A secure electoral system is a vital component of a healthy democracy, and the public must have confidence that our elections are secure and fit for the 21st century. Asking voters to bring photographic identification to their polling station is an important way of achieving this and the Elections Act puts such a requirement into law. This is part of a wider package of measures in the Elections Act to strengthen electoral integrity – including by tackling postal and proxy voting fraud, tackling intimidation, increasing transparency of digital campaigning, and preventing foreign interference in elections.
Identification to vote has been backed by the Electoral Commission and the Organisation for Security and Co-operation in Europe’s Office for Democratic Institutions and Human Rights, which state that its absence is a security risk. Without a requirement for identification at the polling station, it is harder to take out a library book or collect a parcel at a post office than it is to vote in someone else’s name.
In Northern Ireland voters have been required to produce personal identification before voting in polling stations since 1985, with photographic identification being required since 2003 when introduced by the last Labour Government. Ministers at the time noted that “the Government [has] no intention of taking away people’s democratic right to vote. If we believed that thousands of voters would not be able to vote because of this measure, we would not be introducing it at this time.”
The Electoral Commission has also commented that “since the introduction of photo ID in Northern Ireland there have been no reported cases of personation. Voters’ confidence that elections are well-run in Northern Ireland is consistently higher than in Great Britain, and there are virtually no allegations of electoral fraud at polling stations.” I should add that the Electoral Commission's 2021 Public Opinion tracker recorded that not a single Northern Ireland respondent reported: ‘I don’t have any identification / I would not be able to vote’.
Anyone without a form of identification will be able to apply for a new free Voter Authority Certificate, meaning that no voter will be disenfranchised.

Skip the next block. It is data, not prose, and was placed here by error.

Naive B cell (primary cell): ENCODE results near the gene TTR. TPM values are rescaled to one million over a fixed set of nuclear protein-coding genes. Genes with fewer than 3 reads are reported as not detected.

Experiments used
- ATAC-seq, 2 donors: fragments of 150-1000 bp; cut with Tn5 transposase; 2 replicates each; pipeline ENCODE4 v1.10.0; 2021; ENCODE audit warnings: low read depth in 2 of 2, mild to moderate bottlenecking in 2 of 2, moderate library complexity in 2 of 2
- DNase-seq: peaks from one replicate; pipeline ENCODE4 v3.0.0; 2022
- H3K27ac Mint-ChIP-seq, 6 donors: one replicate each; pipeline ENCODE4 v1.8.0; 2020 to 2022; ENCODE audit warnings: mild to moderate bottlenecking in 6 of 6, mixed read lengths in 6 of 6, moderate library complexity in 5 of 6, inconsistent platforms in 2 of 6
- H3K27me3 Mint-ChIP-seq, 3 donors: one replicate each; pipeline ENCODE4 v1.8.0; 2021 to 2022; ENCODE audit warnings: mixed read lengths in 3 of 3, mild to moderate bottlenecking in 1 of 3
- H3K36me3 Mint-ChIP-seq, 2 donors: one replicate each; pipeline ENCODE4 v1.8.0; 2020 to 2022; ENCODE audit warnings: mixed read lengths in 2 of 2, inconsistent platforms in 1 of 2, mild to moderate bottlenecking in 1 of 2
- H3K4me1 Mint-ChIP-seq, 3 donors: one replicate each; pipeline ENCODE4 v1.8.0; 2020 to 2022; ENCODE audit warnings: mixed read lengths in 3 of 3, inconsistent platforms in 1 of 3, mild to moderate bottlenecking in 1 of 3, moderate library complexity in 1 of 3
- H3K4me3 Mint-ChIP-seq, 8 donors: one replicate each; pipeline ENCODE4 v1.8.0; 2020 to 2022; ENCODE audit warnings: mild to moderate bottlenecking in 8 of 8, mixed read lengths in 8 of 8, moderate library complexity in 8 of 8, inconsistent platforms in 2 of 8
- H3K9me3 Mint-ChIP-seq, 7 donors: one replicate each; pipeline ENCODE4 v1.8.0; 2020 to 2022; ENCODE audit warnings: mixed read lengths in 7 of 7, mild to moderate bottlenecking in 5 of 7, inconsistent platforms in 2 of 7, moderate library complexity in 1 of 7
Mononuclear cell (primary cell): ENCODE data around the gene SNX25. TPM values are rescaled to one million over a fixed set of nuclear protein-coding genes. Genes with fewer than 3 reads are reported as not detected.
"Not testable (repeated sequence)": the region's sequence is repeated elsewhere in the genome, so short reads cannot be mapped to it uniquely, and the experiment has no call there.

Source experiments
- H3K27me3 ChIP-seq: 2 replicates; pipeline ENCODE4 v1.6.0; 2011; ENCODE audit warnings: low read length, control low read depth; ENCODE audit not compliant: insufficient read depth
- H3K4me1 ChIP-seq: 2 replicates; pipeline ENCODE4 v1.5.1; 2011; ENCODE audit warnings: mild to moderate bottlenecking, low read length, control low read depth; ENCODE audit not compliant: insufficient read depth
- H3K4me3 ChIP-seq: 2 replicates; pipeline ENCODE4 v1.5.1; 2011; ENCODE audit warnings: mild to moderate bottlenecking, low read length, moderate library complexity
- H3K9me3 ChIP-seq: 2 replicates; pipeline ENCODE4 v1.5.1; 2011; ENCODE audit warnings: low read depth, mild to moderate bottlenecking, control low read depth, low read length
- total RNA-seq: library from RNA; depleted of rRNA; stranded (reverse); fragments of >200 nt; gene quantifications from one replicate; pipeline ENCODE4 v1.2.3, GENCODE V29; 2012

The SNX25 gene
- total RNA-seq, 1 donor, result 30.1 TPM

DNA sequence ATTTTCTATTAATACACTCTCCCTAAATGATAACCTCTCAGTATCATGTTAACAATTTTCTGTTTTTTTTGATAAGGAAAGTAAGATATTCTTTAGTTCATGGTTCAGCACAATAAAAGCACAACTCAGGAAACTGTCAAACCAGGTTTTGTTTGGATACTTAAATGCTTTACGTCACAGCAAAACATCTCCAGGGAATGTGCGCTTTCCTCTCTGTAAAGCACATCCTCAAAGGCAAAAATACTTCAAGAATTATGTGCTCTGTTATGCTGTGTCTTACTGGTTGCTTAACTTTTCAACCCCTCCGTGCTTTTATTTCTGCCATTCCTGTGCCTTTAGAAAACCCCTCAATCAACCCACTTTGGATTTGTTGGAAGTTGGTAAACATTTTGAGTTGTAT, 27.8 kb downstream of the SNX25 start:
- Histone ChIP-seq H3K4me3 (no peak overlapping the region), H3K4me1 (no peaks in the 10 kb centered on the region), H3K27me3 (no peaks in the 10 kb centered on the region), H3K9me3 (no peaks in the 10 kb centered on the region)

The Elections Act 2022 sets out a wide range of photographic identification documents which can be used to vote at the polling station. This includes a UK passport or a passport issued by an EEA state or a Commonwealth country. A driving licence or provisional driving licence granted in Great Britain or Northern Ireland will also be accepted. Expired forms of identification will be accepted as long as the photograph is a good enough likeness.
You can find a full list of the accepted identification documents here: https://www.gov.uk/how-to-vote/photo-id-youll-need
Anyone who does not possess one of these forms of photographic identification can apply for free for a Voter Authority Certificate online at GOV UK. There is also the option to apply by post.
The Elections Act makes provision for a wide range of photographic identification to be used for voting at the polling station. These documents have been carefully chosen with security and accessibility in mind.
Identification that does not show a photograph of the elector cannot provide an appropriate level of proof to prevent personation at the polling station. It is also worth noting that not all forms of photographic identification comply with the same rigorous security checks. I am concerned that using these forms of identification could undermine the very protection and security that introducing the use of identification at the polling station will put in place.
Data published by the Cabinet Office in 2021 shows that 98 per cent of electors already own one of the documents specified in the Elections Act. Expired forms of identification will also be accepted so long as the photograph is of a good enough likeness. Moreover, anyone without identification can apply for a free Voter Authority Certificate from their local authority. The Elections Act includes provision to update the list of acceptable identification in the future, in recognition that available forms of identification will change over time.